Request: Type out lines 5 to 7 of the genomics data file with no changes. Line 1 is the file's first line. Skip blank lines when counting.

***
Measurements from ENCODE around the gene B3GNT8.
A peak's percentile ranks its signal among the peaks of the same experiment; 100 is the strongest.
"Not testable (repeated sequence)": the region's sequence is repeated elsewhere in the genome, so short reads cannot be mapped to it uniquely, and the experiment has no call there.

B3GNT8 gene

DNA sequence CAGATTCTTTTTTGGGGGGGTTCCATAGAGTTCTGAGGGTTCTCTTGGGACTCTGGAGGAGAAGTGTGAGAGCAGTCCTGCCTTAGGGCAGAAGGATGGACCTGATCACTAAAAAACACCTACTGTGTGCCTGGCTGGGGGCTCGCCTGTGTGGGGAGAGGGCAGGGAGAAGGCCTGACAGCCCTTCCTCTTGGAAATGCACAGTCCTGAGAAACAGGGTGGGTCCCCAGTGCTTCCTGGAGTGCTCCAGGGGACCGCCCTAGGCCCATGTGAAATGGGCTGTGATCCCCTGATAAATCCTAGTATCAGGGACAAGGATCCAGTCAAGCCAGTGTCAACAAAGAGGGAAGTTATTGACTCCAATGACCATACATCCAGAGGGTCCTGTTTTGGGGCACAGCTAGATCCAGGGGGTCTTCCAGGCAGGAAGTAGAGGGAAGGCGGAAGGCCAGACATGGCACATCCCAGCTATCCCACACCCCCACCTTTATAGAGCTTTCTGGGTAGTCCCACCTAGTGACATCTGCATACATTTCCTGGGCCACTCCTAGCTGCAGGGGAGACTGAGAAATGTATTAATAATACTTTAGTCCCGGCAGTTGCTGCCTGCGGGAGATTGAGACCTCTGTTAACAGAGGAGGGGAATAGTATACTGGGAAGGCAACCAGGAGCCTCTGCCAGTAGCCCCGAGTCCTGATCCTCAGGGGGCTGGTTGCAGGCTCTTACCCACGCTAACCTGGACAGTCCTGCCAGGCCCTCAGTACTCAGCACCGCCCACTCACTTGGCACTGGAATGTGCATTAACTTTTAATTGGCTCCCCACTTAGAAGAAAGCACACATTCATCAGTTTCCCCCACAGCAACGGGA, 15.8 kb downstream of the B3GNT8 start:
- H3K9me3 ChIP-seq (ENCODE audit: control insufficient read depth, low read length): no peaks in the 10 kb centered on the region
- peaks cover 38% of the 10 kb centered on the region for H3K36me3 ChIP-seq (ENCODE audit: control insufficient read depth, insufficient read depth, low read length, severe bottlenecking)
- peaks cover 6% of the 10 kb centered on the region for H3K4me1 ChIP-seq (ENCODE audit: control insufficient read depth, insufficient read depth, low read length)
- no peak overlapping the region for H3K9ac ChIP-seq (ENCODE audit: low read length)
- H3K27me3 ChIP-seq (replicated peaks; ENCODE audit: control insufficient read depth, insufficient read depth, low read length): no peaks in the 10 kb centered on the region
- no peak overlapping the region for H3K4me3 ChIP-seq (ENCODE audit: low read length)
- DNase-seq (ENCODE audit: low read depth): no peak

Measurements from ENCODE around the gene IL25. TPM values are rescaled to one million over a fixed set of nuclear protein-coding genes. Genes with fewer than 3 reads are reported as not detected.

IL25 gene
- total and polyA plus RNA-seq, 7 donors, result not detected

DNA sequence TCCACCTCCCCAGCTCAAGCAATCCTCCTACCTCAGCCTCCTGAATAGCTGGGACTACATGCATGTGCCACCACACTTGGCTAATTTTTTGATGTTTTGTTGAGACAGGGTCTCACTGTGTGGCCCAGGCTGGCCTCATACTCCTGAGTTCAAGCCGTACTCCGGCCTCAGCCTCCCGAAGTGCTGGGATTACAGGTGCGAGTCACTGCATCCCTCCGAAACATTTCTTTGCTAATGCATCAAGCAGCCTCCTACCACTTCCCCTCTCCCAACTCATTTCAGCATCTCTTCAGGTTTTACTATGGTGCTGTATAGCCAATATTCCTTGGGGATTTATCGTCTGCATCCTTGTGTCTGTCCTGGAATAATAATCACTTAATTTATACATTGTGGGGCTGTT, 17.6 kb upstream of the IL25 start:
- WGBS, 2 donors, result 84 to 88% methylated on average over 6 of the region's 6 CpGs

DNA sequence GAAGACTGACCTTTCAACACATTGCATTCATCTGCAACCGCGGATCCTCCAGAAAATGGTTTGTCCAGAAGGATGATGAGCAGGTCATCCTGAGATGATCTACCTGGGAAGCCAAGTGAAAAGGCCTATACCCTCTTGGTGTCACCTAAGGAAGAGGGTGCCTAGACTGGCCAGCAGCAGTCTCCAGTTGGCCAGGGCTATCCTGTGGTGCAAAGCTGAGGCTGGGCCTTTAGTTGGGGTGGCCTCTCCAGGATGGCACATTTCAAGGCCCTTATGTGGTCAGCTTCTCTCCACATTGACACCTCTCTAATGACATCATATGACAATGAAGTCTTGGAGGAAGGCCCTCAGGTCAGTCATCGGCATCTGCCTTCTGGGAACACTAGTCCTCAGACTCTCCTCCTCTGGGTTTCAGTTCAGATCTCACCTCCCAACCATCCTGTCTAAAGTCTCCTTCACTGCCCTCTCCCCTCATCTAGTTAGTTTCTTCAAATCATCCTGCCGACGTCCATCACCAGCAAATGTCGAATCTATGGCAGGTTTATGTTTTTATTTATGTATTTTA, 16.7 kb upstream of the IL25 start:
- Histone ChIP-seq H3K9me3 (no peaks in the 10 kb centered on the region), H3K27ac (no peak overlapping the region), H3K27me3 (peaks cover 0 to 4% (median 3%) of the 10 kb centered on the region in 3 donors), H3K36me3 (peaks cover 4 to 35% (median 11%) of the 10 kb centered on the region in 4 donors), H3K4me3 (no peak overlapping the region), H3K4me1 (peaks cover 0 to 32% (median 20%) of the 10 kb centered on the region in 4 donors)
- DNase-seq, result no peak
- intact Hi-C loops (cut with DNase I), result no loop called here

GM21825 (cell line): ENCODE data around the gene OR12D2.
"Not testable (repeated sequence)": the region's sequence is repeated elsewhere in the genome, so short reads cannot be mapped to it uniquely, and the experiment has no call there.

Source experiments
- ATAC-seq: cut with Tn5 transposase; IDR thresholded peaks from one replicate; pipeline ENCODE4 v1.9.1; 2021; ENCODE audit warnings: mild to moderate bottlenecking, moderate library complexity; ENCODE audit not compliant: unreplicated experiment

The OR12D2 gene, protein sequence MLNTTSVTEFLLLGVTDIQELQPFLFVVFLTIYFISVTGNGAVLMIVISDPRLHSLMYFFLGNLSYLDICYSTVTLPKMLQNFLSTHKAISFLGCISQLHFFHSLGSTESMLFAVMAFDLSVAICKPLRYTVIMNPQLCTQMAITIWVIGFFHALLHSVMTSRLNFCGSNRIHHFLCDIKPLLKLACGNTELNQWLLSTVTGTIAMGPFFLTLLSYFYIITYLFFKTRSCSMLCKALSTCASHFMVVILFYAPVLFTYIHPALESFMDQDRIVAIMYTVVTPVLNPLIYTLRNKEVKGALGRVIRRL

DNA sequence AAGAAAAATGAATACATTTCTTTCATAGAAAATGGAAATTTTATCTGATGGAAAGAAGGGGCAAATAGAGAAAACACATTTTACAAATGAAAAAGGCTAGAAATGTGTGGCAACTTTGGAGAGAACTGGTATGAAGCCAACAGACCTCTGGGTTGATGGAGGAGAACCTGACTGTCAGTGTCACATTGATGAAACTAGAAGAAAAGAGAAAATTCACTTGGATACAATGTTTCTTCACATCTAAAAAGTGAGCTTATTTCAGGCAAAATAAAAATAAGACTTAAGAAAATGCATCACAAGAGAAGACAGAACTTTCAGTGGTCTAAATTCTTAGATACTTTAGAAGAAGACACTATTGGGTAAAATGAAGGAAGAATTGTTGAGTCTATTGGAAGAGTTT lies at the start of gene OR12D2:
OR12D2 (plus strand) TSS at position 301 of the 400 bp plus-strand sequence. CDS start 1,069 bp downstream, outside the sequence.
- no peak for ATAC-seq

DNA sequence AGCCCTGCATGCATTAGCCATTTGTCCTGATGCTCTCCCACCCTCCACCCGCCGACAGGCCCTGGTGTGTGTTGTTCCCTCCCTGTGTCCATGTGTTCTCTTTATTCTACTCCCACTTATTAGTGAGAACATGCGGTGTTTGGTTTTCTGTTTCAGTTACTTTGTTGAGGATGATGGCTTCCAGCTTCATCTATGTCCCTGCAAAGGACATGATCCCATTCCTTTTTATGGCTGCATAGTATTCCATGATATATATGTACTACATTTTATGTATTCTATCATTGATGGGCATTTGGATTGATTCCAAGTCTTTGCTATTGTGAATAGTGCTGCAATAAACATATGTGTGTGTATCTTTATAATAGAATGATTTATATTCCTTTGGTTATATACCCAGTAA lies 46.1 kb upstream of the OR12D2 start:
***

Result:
DNA sequence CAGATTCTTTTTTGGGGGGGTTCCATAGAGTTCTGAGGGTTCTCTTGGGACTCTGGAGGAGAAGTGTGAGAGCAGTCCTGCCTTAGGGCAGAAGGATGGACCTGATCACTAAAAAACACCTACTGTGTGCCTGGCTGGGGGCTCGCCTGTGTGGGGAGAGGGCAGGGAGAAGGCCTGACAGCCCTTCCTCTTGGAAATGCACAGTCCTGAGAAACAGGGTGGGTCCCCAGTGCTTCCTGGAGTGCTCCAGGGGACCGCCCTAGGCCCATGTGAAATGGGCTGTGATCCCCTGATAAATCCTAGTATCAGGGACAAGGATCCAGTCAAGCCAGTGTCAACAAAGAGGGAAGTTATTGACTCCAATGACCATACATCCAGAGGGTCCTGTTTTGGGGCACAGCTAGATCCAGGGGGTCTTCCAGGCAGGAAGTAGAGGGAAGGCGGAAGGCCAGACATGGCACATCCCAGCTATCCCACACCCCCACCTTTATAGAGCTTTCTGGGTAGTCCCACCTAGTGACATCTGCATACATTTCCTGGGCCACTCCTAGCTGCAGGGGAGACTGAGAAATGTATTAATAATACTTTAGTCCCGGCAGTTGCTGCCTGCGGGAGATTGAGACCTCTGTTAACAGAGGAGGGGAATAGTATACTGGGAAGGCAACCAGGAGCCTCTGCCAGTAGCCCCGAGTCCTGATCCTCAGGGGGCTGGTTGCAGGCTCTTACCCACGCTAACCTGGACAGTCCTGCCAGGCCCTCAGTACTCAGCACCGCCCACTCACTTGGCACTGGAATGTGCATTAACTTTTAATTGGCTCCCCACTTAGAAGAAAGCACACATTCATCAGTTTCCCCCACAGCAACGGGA, 15.8 kb downstream of the B3GNT8 start:
- H3K9me3 ChIP-seq (ENCODE audit: control insufficient read depth, low read length): no peaks in the 10 kb centered on the region
- peaks cover 38% of the 10 kb centered on the region for H3K36me3 ChIP-seq (ENCODE audit: control insufficient read depth, insufficient read depth, low read length, severe bottlenecking)